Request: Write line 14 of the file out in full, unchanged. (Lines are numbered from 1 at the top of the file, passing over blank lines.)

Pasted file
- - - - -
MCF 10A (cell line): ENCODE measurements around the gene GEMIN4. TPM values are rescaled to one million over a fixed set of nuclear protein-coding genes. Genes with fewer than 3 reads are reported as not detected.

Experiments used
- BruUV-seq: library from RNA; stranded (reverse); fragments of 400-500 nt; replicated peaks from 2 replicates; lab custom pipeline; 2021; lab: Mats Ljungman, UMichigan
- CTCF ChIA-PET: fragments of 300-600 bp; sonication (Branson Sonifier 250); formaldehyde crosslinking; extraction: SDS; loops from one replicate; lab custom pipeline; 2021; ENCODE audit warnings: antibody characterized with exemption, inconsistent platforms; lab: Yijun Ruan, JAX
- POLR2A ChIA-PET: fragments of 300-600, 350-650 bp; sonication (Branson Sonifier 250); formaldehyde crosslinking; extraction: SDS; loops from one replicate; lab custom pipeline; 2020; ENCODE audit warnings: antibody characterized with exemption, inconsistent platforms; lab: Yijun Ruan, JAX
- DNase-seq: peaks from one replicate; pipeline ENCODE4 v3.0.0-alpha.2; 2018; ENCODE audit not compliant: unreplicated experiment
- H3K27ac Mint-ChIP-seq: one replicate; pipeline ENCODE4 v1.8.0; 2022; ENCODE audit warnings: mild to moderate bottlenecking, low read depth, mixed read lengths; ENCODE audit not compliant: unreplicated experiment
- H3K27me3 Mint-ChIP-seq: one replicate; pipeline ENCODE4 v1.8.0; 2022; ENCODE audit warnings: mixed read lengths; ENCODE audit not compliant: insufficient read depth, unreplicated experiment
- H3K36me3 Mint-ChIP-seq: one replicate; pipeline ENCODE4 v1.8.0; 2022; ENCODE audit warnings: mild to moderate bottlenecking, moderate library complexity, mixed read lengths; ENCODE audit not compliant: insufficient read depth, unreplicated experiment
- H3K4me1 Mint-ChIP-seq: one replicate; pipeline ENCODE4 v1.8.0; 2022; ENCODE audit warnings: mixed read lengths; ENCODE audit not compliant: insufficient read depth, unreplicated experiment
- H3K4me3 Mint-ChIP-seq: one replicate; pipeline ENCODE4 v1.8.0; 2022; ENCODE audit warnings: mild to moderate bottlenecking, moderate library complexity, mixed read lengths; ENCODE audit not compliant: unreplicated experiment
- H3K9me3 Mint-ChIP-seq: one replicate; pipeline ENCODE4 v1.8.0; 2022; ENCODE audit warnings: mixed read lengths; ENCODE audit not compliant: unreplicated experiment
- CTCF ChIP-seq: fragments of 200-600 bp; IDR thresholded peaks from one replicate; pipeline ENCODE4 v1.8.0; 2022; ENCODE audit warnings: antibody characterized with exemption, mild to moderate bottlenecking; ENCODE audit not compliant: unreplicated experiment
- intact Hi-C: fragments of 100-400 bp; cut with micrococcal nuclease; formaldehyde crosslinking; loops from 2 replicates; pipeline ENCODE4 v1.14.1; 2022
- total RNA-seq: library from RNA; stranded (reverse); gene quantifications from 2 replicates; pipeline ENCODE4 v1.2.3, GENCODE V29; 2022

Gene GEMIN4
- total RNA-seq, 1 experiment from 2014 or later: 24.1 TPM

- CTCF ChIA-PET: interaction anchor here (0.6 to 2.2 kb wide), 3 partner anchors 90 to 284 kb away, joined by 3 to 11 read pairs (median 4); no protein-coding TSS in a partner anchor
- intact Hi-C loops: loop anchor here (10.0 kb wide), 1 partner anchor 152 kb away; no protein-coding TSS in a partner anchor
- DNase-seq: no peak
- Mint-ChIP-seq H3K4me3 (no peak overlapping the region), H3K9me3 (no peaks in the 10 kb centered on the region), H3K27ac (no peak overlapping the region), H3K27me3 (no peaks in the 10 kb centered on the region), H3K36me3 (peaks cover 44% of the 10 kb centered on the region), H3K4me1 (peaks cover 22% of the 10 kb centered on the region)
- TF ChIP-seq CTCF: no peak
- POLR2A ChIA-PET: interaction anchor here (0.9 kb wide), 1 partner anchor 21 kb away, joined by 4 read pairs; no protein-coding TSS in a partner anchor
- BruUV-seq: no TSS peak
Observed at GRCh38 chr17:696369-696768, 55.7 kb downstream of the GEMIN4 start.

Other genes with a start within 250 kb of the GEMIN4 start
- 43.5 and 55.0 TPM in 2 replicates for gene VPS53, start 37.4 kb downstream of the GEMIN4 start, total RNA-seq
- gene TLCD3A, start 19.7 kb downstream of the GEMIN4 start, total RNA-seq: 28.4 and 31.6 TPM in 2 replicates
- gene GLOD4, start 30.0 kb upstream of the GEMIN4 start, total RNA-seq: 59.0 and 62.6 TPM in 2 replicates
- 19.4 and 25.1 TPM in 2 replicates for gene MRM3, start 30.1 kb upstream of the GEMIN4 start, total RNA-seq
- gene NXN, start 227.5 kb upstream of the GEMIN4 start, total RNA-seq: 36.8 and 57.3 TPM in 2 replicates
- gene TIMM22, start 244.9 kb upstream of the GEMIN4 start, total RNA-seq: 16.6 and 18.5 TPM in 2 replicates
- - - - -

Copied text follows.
- intact Hi-C: fragments of 100-400 bp; cut with micrococcal nuclease; formaldehyde crosslinking; loops from 2 replicates; pipeline ENCODE4 v1.14.1; 2022